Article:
If this exact trade wouldn’t be accepted by either the Hawks or the Grizzlies, there could be a different version of it that goes down.
While it’s admittedly not all that exciting for either Memphis or Atlanta, it would hardly be detrimental and would provide incremental cap relief and draft picks for each franchise. It’s a hard exercise, knowing that there would surely be other teams with more to offer for either Kent Bazemore or Marc Gasol, but if not, the Wolves could swoop in, offer marginal cap savings and draft picks, and improve their team in the process.
Bazemore would immediately upgrade the Wolves’ wing situation; if Atlanta felt strongly about Andrew Wiggins then there is absolutely a version of this deal that could be completed with him included. But either way, a four-man wing rotation of Wiggins, Covington, Okogie, and Bazemore would be potent, and that doesn’t even include Derrick Rose, who has been up-and-down with injuries all year.
The Hawks would pick up a second-rounder in the deal along with not having to worry about Bazemore picking up his player option next season, which also saves them $19.2 million on their books next year, not to mention the roughly $2 million they’d save this year by replacing Bazemore’s cap hit with Gibson’s.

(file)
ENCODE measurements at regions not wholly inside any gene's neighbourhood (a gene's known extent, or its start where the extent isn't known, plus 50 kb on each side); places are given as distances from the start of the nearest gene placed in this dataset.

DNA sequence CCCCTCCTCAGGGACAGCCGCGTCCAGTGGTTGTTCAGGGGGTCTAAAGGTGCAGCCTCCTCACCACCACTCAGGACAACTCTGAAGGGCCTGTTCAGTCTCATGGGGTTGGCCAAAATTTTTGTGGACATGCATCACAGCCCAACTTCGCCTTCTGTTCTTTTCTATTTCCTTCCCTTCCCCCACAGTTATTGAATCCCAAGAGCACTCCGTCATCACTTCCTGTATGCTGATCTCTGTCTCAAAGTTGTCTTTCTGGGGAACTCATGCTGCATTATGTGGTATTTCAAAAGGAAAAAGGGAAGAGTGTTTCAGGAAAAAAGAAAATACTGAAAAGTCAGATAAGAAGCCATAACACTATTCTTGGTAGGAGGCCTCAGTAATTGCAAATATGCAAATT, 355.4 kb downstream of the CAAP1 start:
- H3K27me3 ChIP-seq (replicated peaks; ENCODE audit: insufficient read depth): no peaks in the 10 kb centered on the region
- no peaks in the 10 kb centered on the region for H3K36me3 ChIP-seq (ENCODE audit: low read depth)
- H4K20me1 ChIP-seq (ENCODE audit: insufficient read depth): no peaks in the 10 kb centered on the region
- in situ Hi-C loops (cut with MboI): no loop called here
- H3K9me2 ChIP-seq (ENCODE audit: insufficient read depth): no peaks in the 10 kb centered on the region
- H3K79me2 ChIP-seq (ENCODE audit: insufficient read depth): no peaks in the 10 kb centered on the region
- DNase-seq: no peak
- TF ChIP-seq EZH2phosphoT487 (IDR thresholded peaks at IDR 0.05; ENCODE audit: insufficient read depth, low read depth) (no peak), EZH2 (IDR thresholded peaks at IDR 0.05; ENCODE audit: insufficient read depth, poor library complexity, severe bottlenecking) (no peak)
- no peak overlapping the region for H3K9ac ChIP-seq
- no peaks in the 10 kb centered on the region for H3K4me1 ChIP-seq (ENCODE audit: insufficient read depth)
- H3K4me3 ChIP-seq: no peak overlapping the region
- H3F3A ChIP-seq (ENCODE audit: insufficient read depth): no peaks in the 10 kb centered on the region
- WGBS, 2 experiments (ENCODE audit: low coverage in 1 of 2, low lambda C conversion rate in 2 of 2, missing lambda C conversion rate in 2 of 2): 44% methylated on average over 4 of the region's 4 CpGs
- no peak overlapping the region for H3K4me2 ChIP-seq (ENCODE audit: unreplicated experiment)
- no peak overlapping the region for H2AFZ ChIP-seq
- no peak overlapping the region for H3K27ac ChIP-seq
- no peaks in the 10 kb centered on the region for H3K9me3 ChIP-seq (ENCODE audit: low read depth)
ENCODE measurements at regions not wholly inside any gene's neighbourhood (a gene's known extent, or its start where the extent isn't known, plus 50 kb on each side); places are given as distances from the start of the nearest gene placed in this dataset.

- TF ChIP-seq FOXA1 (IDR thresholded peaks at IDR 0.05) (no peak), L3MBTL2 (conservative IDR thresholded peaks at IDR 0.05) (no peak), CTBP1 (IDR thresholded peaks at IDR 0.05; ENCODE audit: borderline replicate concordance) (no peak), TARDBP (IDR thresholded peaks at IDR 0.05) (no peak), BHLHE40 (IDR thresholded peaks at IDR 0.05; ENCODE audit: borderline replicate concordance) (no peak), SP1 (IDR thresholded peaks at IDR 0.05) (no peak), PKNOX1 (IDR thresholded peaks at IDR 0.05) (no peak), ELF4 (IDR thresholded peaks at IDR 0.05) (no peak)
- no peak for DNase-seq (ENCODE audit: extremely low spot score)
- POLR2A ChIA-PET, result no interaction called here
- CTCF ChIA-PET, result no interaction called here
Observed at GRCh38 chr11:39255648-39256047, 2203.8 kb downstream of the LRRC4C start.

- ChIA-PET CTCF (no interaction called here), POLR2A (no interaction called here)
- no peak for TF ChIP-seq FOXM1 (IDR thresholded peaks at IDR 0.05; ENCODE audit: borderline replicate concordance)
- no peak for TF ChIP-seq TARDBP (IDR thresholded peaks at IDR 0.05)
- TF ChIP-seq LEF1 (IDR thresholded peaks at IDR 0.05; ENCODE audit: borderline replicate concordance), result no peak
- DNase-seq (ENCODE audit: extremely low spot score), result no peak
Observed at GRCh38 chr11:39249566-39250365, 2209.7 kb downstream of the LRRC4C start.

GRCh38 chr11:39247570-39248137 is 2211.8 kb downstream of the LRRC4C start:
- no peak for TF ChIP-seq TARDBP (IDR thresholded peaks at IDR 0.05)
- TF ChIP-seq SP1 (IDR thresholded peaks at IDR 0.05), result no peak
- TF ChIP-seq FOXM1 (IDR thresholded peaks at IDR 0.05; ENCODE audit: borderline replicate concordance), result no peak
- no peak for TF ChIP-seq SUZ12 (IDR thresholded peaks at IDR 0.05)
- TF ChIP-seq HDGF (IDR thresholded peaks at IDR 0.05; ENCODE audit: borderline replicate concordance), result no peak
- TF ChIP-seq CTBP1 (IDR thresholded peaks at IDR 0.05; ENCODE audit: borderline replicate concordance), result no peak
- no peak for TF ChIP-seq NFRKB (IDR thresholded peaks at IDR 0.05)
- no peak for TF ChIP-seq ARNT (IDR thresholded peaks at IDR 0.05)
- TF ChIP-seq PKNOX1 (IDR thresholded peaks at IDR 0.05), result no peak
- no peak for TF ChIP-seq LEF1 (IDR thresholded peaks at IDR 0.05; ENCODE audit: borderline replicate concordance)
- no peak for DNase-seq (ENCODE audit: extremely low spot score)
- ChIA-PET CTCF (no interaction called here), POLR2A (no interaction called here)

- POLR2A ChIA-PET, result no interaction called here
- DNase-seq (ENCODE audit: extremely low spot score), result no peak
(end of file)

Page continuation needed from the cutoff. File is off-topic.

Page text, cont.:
The Grizzlies would save about $4.5 million for the rest of this season and about $9 million next year. They’d be adding one more year of Dieng onto their cap, but would also have the expiring $8.1 million from Bayless this summer to help free up some additional space.
Memphis would do this for the draft pick and the not-insignificant savings for the rest of this year and in 2019-20. Will there be better offers for Gasol? Probably, but this is a palatable, if unspectacular, idea for everyone involved.
At the end of the day, it’s admittedly unlikely that the Wolves would be able to land Gasol, but if they can make a run and shed a bit of salary along the way, why not try a Towns-Gasol frontcourt and see what happens?